By Joni Johnson-Powe, JD, CPA CEO/Founder – iAccountOn
On Friday, a law suit was filed challenging the Chicago “Cloud” Tax. If you hadn’t heard, in July 2015 Chicago “interpreted” its current 9% amusement tax to include electronically delivered entertainment such as Netflix.
While the ITFA (Internet Tax Freedom Act), the moratorium on sales tax on internet access services expires October 1, 2015, the push for a permanent ban on Internet Access taxes, has been joined by the momentum of The Remote Transaction Parity Act (“RTPA”). In contrast to the MFA (Market Place Fairness Act), RTPA will include:
- An initial larger inclusion of small business sellers that would be excluded from the collection requirement but phased back-in over time.
- More protections for use of certified software providers.
- Expanded audit protections.
Whether this new effort to “level-the-playing field” will pass this session remains to be seen. Notwithstanding the perpetual “internet sales tax” political dance on Capitol Hill, state and local tax administrators have been quite creative of late to plug shortfalls in budgets as the gap between online sales and brick-and-mortar sales continually increases.
Below are a few more examples of recent expansions, rulings and clarifications issued by state and local authorities related to the ever-changing internet economy:
Alabama – Alabama is offering an amnesty program specifically directed to online retailer’s to pay sales taxes for internet sales and keep 2% of the sales tax.
Connecticut – Effective October 1, 2015, sales of services to create, develop, host or maintain all or part of a website become taxable sales of computer and data processing services.
Nevada – Effective October 1, 2015, Nevada will expand the presumption of nexus for “click-through” (e.g. Amazon) out-of-state vendors with $10,000 or more of annual sales.
Tennessee – The Tennessee Department of Revenue has issued a notice that, effective July 1, 2015, sales of video game digital products and online use of computer software are subject to sales tax if they are accessed from Tennessee. In addition, nexus presumptions were also expanded to include “click-through” out-of-state sellers.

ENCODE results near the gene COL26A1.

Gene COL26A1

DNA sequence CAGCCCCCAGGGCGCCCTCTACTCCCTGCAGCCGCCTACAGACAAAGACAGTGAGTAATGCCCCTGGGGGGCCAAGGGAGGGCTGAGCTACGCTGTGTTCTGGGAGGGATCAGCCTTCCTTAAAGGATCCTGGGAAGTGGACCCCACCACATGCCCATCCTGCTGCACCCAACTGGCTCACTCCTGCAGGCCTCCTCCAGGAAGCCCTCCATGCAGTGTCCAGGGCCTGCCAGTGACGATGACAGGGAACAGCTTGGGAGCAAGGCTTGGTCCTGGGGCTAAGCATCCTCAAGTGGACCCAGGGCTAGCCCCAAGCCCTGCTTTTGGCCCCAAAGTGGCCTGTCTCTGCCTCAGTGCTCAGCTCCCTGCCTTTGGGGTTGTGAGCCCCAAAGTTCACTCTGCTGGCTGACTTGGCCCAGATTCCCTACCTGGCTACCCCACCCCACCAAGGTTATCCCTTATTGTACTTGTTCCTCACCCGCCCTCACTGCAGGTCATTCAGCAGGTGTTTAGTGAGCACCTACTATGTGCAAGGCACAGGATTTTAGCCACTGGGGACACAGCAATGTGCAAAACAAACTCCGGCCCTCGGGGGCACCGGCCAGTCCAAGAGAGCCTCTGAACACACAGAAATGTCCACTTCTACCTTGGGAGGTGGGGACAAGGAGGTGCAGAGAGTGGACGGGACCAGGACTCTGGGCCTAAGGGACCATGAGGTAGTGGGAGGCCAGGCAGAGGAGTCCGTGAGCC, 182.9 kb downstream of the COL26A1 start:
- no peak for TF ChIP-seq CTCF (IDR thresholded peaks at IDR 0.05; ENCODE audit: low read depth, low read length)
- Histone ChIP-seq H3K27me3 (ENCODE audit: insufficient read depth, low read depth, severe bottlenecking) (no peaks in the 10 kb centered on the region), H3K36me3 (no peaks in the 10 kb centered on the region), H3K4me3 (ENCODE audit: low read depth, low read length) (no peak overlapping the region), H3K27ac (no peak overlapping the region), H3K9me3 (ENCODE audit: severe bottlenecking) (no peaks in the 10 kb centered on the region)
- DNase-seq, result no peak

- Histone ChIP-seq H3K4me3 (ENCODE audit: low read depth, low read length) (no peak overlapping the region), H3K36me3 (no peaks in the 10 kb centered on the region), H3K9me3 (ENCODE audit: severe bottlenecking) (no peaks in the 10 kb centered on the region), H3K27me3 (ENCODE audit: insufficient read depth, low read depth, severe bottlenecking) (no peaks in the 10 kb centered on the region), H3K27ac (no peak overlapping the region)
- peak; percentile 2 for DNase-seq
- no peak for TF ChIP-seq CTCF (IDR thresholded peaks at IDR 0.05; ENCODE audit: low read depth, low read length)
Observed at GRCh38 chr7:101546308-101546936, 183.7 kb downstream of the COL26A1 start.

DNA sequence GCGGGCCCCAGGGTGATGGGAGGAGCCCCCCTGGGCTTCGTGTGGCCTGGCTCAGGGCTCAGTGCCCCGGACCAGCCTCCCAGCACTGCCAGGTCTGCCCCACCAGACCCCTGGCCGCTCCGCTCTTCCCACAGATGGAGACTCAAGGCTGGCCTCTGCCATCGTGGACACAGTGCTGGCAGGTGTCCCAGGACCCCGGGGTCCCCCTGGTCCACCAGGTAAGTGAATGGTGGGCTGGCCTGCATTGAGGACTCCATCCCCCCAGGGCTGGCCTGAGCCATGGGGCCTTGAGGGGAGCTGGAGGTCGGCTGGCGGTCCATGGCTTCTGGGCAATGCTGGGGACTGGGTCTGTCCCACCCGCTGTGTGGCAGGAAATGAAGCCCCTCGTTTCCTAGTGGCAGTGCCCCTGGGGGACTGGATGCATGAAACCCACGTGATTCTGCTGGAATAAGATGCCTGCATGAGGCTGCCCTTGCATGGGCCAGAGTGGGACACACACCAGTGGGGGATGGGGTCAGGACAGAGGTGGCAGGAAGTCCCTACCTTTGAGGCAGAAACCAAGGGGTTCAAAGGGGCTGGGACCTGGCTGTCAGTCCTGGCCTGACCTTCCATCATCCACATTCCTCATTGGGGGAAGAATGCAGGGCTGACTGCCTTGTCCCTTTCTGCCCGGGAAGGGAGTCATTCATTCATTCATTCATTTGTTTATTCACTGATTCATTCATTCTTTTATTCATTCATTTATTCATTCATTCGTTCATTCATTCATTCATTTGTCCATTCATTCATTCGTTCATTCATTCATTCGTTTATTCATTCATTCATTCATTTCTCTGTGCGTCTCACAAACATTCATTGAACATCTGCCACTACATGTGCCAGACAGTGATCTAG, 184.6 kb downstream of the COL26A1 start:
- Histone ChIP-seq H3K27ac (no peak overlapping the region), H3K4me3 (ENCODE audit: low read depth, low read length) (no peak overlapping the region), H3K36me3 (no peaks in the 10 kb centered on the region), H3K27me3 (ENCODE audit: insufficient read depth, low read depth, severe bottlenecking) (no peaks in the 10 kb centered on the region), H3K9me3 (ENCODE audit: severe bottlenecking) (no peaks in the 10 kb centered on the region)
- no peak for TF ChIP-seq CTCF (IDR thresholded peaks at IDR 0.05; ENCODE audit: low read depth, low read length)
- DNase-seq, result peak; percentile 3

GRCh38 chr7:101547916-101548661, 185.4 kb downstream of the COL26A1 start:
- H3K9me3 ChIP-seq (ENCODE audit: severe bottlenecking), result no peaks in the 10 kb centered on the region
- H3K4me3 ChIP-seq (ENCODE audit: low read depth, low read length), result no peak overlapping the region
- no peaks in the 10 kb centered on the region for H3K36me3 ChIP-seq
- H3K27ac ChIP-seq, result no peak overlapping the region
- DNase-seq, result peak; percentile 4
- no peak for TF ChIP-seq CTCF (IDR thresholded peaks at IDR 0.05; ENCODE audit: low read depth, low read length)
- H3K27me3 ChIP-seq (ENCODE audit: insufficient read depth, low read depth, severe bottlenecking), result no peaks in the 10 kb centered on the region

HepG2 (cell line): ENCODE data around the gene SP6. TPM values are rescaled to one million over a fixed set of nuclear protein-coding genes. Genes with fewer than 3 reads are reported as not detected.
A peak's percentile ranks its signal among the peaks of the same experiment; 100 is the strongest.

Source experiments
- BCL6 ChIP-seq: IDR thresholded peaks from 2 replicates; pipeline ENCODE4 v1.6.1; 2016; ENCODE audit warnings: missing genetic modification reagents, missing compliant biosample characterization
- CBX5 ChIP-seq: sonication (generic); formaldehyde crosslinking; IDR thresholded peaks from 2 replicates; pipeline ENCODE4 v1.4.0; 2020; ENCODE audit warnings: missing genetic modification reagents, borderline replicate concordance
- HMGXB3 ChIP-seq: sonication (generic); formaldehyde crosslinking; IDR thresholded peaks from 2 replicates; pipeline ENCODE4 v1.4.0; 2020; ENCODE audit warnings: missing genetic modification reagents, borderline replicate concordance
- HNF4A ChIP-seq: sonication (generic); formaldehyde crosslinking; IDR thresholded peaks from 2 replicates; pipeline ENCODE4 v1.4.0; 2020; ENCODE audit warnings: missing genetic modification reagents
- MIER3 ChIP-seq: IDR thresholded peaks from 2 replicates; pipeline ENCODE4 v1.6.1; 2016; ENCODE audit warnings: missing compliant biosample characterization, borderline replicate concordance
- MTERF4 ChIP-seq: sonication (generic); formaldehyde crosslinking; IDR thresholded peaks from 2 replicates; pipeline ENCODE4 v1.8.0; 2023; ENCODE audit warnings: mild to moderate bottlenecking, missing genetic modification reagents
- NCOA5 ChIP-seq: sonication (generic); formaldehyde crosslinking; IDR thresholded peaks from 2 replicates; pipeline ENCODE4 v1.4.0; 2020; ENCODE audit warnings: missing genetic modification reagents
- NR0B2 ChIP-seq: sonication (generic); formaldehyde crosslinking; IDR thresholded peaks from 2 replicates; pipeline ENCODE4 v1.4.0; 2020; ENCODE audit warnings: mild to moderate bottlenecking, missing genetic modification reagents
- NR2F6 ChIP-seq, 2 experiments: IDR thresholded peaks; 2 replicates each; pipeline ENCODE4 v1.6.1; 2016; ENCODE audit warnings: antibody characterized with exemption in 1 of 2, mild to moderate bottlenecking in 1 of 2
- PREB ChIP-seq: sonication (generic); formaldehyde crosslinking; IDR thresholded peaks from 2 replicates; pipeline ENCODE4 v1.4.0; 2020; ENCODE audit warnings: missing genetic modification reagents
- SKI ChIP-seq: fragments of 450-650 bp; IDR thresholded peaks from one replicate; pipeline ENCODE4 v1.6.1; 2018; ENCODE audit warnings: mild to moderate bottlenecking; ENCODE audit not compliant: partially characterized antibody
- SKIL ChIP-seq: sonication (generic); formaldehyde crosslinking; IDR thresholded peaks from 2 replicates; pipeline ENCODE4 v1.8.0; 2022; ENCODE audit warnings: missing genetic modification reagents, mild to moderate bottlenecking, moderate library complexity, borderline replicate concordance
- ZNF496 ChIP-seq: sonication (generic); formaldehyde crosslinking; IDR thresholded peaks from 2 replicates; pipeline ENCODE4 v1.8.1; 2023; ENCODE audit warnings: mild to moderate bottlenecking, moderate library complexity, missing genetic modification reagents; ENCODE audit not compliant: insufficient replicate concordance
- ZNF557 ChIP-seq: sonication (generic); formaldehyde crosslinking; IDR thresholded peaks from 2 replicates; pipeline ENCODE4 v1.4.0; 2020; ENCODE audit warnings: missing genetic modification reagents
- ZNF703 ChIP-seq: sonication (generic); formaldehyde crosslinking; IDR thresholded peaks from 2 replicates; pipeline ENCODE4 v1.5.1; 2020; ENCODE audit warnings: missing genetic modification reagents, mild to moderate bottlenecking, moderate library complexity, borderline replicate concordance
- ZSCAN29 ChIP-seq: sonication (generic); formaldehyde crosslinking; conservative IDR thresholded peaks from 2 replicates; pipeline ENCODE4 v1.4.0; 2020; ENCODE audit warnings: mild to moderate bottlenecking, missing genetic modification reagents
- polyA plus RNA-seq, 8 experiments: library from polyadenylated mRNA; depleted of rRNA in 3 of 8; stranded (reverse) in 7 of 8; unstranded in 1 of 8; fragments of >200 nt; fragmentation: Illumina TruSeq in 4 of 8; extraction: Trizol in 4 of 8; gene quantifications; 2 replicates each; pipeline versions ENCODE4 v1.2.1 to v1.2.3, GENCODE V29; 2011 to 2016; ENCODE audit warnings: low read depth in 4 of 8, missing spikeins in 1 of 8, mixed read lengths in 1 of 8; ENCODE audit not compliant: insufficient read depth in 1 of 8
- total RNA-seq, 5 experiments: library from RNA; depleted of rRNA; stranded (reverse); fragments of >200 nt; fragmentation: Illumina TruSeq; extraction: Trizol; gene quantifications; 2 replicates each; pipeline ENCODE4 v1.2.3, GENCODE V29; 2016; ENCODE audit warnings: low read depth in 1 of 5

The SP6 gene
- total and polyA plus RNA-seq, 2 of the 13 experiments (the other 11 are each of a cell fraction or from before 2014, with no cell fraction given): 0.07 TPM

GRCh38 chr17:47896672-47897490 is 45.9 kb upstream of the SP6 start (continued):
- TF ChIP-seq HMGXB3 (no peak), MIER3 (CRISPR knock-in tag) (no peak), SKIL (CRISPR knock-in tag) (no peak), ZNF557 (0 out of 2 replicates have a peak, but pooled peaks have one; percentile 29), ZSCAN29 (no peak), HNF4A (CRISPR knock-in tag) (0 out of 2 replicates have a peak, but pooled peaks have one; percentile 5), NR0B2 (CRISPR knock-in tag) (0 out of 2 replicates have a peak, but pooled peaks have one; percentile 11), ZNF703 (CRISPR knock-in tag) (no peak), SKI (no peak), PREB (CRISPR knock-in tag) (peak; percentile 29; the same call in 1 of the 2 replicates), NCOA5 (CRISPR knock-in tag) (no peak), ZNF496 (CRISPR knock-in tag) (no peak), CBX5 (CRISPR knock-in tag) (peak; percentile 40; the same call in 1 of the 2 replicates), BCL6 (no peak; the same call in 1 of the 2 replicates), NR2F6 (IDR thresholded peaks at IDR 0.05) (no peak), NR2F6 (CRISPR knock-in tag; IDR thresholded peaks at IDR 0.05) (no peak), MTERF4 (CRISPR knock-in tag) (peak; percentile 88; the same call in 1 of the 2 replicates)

Texas – While researching an issue for a client recently, I came across Texas’ treatment of “cloud computing services”, such as infrastructure technology services which allow a customer to access server bandwidth and storage (“cloud storage”), as subject to sales tax under data processing classifications.
City of Denver – Recently the City of Denver updated and clarified its data processing statutes. Under its Tax Guide, licenses to use software for a fee on servers located outside of Denver but utilized by users in Denver are subject to sales taxes. On other hand, software development services where the buyer has title to the software during all phases of development and implementation is not taxable if software cannot be resold.
We should expect future expansions and re-interpretations as taxing authorities become more impatient with the impasse in Congress and the swift growth of internet based products and services continues. More to come…